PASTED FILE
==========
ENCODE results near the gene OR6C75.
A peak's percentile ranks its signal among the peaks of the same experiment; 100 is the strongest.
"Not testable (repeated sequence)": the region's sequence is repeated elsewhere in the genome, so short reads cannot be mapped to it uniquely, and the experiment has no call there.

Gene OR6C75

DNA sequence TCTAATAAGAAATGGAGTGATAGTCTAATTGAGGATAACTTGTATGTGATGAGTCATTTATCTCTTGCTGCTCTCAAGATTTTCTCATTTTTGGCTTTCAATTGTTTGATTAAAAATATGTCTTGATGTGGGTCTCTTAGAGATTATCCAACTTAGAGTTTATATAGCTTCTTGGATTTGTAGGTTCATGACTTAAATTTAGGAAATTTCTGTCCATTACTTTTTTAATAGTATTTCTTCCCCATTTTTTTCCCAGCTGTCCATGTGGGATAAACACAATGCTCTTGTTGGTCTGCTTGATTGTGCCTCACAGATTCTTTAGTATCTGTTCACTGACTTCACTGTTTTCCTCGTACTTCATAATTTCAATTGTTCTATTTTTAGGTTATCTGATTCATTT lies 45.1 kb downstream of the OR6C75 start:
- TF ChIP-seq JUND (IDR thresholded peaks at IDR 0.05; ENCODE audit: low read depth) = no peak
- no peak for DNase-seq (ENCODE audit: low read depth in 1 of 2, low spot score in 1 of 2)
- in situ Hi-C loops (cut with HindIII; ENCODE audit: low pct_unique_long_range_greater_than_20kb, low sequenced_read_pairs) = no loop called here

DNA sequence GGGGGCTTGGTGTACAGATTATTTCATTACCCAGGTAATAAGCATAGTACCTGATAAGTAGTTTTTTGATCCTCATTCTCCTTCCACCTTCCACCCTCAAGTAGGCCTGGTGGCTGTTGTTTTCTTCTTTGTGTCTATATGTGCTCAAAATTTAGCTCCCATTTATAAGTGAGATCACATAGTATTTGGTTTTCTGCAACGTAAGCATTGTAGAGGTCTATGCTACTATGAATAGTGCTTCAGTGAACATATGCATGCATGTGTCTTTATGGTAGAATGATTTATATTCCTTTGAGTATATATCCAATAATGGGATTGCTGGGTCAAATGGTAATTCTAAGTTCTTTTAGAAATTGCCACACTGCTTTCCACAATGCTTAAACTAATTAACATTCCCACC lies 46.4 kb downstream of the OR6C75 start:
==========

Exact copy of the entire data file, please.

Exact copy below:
ENCODE results near the gene OR6C75.
A peak's percentile ranks its signal among the peaks of the same experiment; 100 is the strongest.
"Not testable (repeated sequence)": the region's sequence is repeated elsewhere in the genome, so short reads cannot be mapped to it uniquely, and the experiment has no call there.

Gene OR6C75

DNA sequence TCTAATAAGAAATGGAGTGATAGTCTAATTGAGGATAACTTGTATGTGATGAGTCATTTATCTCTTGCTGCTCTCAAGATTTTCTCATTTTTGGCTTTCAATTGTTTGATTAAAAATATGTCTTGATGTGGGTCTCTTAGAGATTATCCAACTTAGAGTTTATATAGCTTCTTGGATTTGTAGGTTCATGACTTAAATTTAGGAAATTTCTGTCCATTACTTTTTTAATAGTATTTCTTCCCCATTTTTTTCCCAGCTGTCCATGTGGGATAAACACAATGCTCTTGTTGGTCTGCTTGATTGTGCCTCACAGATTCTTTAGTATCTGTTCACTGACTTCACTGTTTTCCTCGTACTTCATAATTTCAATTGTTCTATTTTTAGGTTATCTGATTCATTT lies 45.1 kb downstream of the OR6C75 start:
- TF ChIP-seq JUND (IDR thresholded peaks at IDR 0.05; ENCODE audit: low read depth) = no peak
- no peak for DNase-seq (ENCODE audit: low read depth in 1 of 2, low spot score in 1 of 2)
- in situ Hi-C loops (cut with HindIII; ENCODE audit: low pct_unique_long_range_greater_than_20kb, low sequenced_read_pairs) = no loop called here

DNA sequence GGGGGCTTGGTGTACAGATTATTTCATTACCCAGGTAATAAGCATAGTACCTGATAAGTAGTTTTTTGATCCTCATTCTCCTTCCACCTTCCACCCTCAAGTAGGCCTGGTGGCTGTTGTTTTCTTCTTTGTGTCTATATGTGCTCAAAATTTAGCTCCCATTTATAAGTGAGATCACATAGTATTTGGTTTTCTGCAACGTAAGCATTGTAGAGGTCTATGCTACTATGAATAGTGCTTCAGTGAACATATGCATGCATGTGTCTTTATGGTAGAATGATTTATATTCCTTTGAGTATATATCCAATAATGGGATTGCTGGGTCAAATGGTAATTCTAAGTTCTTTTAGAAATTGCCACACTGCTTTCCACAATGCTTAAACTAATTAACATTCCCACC lies 46.4 kb downstream of the OR6C75 start: